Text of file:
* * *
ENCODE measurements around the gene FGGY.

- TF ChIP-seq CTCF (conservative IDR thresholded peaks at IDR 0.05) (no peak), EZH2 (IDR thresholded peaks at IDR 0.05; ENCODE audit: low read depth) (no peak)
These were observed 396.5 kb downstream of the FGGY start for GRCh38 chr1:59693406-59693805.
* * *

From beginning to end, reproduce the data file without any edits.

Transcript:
ENCODE measurements around the gene FGGY.

- TF ChIP-seq CTCF (conservative IDR thresholded peaks at IDR 0.05) (no peak), EZH2 (IDR thresholded peaks at IDR 0.05; ENCODE audit: low read depth) (no peak)
These were observed 396.5 kb downstream of the FGGY start for GRCh38 chr1:59693406-59693805.